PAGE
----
Photo by Megan Mack
Q: I understand that wild turkey hunting can be very challenging. Why is that?
A: Turkey hunting is like building a house of cards: the slightest breeze or movement, and it all comes crashing down. All of it. Always. In addition to the notoriously keen eyesight, turkeys are very moody creatures. They can behave differently day to day. It takes a lot of time in the woods to become familiar with all the variations in behavior, and not just knowing the different behaviors, but also knowing how to counter them. Basically it takes a long time to get good at and I’m still a novice. Then you have the contradiction at the heart of turkey calling of trying to make a bird come to you who’s used to birds coming to him. So when that tom committed to the call I thought for sure I had him. But then something spooked him and that was that. It was probably my fault but I’m not sure yet what I did wrong. This is fairly common in turkey hunting.
Q: How did you feel being documented while hunting?
A: Prior to the shoot, I told myself I would hunt as though I were alone. But it wasn’t the case at all. It was no longer I but we who were hunting. And not only we were hunting, but we were hunting for the first time. Even though we weren’t successful, I’m still impressed by how close we got.
Photo by Megan Mack
Q: Although hunting brings a lot of adrenaline, it also provides an opportunity for quiet meditation. What is your take on the experience of hunting?
A: Hunting is mostly quiet and meditative. I’ve missed many animals, especially birds, because I wasn’t present enough. There’s a huge difference between walking around the woods hoping something will happen versus feeling dialed in or present. Good things happen when you’re dialed in. The more present I am, the more I become like the thing that I’m hunting—quiet, deliberate, decisive, alert. An animal can read the signs of the natural world much better than you. For a hunter, the goal of meditation is to become more receptive to a world in which you spend little time and where animals spend all their time. Their lives are writ everywhere when you look close enough. Hunting is about learning to read that writing.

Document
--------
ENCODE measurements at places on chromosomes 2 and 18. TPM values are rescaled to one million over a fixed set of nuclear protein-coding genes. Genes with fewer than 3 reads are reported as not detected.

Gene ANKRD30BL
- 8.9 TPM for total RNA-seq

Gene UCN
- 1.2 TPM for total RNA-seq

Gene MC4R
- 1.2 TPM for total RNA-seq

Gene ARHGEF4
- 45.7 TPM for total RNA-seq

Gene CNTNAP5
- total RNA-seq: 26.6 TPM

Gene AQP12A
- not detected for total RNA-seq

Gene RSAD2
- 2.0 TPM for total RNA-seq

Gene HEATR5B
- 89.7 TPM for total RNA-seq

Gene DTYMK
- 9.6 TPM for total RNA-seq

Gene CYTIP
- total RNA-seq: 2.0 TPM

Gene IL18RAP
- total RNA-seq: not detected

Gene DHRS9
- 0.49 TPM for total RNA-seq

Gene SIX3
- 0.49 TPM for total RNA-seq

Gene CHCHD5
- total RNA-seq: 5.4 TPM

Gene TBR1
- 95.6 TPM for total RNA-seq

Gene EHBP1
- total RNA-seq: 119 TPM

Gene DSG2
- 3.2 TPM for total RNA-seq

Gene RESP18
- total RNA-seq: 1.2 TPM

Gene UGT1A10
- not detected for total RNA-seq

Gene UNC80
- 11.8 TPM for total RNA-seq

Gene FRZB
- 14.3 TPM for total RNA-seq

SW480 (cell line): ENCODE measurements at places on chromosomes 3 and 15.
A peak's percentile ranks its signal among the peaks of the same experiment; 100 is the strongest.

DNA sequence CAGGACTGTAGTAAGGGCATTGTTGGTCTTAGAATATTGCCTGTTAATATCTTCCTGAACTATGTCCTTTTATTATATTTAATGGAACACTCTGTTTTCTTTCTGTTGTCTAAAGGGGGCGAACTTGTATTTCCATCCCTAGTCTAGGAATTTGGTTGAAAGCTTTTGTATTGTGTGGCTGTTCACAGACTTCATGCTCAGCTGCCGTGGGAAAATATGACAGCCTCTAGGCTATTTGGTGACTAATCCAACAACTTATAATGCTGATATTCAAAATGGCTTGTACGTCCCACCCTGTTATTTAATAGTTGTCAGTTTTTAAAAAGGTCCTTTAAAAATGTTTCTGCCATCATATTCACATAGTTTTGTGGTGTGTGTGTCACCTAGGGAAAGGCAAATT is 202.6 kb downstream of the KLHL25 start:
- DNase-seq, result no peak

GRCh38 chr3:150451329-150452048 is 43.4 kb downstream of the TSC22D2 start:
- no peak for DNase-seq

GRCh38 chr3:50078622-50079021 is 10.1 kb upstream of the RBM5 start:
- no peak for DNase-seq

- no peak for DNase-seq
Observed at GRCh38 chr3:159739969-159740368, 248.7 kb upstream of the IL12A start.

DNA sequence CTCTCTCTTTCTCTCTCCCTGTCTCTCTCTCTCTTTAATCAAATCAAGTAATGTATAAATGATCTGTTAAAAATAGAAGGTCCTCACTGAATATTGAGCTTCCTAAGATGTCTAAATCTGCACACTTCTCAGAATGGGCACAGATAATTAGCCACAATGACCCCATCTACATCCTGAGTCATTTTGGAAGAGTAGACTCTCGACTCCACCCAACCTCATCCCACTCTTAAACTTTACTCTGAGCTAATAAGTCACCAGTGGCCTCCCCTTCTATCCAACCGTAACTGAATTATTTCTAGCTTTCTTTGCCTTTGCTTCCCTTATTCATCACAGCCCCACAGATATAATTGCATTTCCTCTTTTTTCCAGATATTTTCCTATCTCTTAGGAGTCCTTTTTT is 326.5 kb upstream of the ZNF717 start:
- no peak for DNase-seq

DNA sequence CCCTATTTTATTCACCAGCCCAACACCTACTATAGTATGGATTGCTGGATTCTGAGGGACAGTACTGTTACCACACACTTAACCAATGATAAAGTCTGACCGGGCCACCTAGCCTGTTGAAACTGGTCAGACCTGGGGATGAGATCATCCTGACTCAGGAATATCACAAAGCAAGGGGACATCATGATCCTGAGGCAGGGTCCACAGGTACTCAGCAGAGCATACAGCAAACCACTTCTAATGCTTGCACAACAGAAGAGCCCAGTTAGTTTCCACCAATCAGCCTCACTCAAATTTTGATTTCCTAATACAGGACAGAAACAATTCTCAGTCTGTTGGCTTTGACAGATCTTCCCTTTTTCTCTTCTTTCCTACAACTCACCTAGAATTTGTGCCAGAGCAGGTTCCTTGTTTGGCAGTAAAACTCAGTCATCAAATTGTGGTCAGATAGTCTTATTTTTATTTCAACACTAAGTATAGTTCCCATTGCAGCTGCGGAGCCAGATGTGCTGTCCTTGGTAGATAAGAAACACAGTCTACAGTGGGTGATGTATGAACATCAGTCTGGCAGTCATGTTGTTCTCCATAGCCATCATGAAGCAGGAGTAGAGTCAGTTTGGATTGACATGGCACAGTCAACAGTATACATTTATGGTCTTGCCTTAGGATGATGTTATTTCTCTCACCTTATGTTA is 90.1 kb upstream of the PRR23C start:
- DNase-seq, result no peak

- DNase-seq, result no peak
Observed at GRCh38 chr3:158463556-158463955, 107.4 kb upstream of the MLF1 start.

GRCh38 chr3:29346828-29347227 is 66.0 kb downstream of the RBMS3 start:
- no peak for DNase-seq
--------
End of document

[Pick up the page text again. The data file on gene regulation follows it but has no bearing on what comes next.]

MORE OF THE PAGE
Q: As a society we’re becoming aware that we have lost the connection between our food and its source. Hunting definitely revives our awareness and creates an appreciation of what we eat. As an ex-vegetarian, I struggled with hunting and the killing of animals, but this project has brought me closer to accepting that if one can actually hunt and understand the sacrifice of an animal’s life to feed a human being, hunting becomes a more humane concept. How do you feel when killing an animal?
A: The first time I shot a deer I felt like I had done something very wrong. I felt incredible sorrow but also elation. As you walk up to the animal on the ground you become aware of the huge responsibility contained in its lifelessness. The animal belongs to you now and you’d better take care of it. I was aware of that responsibility going it into the woods but it doesn’t feel real until you’re pinching the hide to make that first cut and then dragging it two miles back to the car. By taking its life, I assumed a responsibility to see the hunt all the way through, literally down to the last bite. You are both executor and inheritor of its flesh. As you skin and butcher, it transforms from an animal into the bits of abstract flesh that most of us know meat by. The difference with this meat, aside from it’s amazing deliciousness, is that it will forever be associated with the living animal through your memory of the hunt. The process of butchering a deer is hard work. But yes, taking an animal from the wild and preparing it to eat was an incredible and, in a way, devastating experience that I’ll never forget.